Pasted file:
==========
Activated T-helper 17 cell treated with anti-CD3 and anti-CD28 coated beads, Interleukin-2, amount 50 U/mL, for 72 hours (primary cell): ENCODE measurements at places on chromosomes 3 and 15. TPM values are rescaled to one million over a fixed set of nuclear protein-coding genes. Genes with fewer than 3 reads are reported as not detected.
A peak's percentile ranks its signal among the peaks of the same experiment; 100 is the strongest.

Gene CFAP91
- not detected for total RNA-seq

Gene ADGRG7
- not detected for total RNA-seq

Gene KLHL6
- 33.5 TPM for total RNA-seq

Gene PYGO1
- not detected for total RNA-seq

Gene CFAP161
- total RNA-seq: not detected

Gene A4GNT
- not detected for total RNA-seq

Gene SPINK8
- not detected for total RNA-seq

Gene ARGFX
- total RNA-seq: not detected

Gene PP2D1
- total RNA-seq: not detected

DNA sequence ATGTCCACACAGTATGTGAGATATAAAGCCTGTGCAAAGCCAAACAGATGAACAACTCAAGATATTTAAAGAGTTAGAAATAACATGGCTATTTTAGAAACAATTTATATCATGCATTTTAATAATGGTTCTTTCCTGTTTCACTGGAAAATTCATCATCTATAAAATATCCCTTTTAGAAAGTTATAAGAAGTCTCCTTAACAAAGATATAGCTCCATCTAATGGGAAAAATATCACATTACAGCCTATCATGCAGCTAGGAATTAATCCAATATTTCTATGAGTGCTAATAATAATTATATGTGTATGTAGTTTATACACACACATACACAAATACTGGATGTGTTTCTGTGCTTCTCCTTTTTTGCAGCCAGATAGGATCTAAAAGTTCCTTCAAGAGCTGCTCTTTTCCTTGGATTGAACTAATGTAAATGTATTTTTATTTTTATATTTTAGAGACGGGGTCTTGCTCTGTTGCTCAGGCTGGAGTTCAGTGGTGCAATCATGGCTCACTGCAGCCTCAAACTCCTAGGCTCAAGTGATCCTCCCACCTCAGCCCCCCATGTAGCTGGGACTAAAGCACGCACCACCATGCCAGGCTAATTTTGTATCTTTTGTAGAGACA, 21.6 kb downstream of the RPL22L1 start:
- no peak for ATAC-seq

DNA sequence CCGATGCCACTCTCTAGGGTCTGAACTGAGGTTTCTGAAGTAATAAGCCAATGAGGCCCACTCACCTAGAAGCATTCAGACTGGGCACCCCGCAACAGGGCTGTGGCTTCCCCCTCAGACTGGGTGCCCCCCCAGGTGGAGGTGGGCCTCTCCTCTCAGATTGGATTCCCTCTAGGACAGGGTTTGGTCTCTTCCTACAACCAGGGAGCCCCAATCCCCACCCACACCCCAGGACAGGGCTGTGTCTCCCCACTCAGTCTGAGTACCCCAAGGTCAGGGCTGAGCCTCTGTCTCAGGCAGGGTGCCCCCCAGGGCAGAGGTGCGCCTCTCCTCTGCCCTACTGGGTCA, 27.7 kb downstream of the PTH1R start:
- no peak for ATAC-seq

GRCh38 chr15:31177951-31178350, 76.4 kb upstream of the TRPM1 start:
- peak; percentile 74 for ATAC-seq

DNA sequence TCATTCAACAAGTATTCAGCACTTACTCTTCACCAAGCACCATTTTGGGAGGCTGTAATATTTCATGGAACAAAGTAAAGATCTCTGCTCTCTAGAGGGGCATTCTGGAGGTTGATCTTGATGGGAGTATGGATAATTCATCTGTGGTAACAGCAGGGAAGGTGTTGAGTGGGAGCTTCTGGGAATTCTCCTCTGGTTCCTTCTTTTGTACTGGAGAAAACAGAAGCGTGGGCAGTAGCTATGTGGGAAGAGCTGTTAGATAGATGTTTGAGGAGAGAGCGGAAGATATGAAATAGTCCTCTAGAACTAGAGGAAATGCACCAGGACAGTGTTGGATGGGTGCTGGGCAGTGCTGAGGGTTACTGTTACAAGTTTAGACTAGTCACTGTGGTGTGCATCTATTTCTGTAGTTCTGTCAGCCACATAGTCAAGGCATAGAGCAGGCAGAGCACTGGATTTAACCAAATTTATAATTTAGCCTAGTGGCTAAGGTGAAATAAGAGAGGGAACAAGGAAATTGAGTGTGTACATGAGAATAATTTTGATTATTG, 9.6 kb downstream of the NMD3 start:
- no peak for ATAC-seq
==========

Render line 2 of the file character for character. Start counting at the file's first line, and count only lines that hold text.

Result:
A peak's percentile ranks its signal among the peaks of the same experiment; 100 is the strongest.